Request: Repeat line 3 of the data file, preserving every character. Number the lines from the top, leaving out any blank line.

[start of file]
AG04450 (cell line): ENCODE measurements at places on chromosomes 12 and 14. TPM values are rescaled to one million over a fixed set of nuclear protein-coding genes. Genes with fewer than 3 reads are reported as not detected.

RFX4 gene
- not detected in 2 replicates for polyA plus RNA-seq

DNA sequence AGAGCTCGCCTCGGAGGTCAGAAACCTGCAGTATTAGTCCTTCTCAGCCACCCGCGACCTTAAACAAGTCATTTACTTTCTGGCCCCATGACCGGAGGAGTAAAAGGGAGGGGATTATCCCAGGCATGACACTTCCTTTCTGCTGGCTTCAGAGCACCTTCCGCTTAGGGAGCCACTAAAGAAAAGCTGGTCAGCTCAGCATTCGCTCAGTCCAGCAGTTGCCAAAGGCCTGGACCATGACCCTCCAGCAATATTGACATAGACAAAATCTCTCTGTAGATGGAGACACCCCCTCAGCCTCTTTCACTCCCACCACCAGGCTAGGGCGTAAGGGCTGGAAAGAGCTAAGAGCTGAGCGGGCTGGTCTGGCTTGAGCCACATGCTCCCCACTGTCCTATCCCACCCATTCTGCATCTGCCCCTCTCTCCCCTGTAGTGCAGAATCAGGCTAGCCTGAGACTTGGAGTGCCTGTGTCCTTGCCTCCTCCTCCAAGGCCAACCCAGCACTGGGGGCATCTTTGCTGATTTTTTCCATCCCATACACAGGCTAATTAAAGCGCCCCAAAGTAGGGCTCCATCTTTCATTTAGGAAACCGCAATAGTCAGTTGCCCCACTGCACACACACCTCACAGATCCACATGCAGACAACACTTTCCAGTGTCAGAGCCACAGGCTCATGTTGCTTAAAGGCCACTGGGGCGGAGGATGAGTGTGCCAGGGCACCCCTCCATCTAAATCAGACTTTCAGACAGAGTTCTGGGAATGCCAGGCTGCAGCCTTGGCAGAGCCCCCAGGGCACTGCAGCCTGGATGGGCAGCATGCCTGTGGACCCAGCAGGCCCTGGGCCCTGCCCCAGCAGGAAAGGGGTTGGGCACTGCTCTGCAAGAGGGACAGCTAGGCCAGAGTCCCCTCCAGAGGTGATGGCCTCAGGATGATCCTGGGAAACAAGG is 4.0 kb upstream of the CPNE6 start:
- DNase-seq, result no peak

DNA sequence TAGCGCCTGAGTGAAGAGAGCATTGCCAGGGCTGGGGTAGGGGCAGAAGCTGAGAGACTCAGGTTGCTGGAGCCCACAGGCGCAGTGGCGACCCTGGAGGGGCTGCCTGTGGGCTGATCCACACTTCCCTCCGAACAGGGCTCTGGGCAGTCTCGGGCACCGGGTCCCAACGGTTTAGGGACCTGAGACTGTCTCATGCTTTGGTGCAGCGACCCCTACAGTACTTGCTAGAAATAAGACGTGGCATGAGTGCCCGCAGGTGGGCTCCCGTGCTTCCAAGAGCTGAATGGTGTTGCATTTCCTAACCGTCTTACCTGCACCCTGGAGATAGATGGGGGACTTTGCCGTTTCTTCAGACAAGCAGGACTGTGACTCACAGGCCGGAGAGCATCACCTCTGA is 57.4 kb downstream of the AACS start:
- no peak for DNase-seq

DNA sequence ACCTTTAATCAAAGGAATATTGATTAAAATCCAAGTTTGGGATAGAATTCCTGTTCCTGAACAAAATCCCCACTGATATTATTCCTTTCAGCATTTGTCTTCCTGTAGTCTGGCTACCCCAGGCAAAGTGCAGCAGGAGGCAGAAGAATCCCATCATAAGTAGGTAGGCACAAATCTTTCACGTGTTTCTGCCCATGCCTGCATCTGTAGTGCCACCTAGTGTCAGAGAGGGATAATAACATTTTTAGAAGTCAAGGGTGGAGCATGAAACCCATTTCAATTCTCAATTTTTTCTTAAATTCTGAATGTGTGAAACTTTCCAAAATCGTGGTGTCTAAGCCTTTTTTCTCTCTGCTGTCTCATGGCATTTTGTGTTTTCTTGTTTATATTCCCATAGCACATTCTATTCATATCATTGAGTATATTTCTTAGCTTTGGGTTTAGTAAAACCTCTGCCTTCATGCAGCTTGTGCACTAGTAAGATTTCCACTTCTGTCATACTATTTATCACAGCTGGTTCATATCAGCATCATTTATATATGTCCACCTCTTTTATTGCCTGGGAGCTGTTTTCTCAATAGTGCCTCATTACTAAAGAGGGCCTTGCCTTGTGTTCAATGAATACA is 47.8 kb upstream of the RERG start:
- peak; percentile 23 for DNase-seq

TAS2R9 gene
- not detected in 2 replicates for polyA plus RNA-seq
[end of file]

- not detected in 2 replicates for polyA plus RNA-seq